If you’re like us and you read a lot of news and economic commentary and equity research and bond market commentary and you thought really, really hard — that would definitely not have told you what was going to happen over the past year and a half!
If you didn’t know better, you’d think the US Treasury bond was sucking all the oxygen out of the room. A couple of banks have failed, in part because the US treasury pays more interest on short term notes than banks can afford to pay on deposits. Some banks have seen deposits move out very quickly and have gone from being (almost) adequately capitalized to Out of Business in the course of a few weeks.
This market continues to defy prognostication. For about 5 quarters now, the financial industry has been saying: no recession, nothing to see here! OR: OMG it’s an economic maelstrom!
Earlier in the week we sent you some perspective on the Silicon Valley Bank failure. This a follow up to that piece to speculate about the direction for interest rates and the economy, the odds we’ll see other bank failures and the prospects for the markets.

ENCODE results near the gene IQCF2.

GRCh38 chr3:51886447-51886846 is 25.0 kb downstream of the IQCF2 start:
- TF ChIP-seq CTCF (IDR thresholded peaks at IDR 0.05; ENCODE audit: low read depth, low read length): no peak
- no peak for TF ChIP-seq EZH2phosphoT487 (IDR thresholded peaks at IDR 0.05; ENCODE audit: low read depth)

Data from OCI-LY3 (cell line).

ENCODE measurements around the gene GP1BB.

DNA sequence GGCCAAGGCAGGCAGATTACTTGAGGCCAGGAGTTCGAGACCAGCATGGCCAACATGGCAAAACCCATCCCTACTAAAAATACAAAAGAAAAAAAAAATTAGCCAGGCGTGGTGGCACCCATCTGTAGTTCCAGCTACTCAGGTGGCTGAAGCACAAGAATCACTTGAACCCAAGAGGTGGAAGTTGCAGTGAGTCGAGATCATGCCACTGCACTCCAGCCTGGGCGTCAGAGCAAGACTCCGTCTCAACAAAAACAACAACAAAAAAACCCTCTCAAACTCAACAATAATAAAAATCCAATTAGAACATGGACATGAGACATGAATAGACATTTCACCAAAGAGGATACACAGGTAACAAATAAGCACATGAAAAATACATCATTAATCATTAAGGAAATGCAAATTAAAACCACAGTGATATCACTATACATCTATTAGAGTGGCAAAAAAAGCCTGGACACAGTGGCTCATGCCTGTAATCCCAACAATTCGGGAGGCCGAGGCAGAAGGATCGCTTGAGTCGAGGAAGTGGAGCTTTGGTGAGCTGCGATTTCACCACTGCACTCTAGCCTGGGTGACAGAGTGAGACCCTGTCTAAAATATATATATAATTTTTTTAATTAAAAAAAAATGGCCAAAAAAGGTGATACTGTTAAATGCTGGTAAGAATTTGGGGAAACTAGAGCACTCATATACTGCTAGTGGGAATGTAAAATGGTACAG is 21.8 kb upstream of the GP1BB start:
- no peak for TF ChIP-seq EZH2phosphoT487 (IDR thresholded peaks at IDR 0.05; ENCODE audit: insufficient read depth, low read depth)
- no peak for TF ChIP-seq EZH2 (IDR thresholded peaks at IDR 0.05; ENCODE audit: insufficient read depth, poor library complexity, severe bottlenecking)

A lot of clients touched base to talk about the failure of Silicon Valley Bank. They had smart questions about what this means for their banks and for the financial system in general. I thought we could share some things from those discussions. You might have the same questions.
The economic situation in the US is far from dire. We have full employment, energy resources to tap, good credit, a reasonably good government, a strong military. In other words, we have the means of solving our problems.
here’s a look at the near term setup in the economy and markets as well as some historical perspective. The short term is challenging, but the longer term outlook is sound.
Take a moment to acknowledge that we’ve been through a lot. Covid, cultural and political turmoil, a land war in Europe? Life happens fast, and a lot of what happens isn’t under our control.
My family lives on a nice street in a pretty good neighborhood in Greenville. However, we had a house on our street slowing falling in. The neighbors wanted that eyesore torn down. I really got a kick out of how much it bothered everyone.
We know you haven’t enjoyed this year in the markets. But one good effect of bad markets is better pricing and better opportunity for future return. Bad markets are good for long term investing.
This is the most interesting bond market we’ve had in more than a decade. Here are the changes in treasury yields this year- and over the past decade.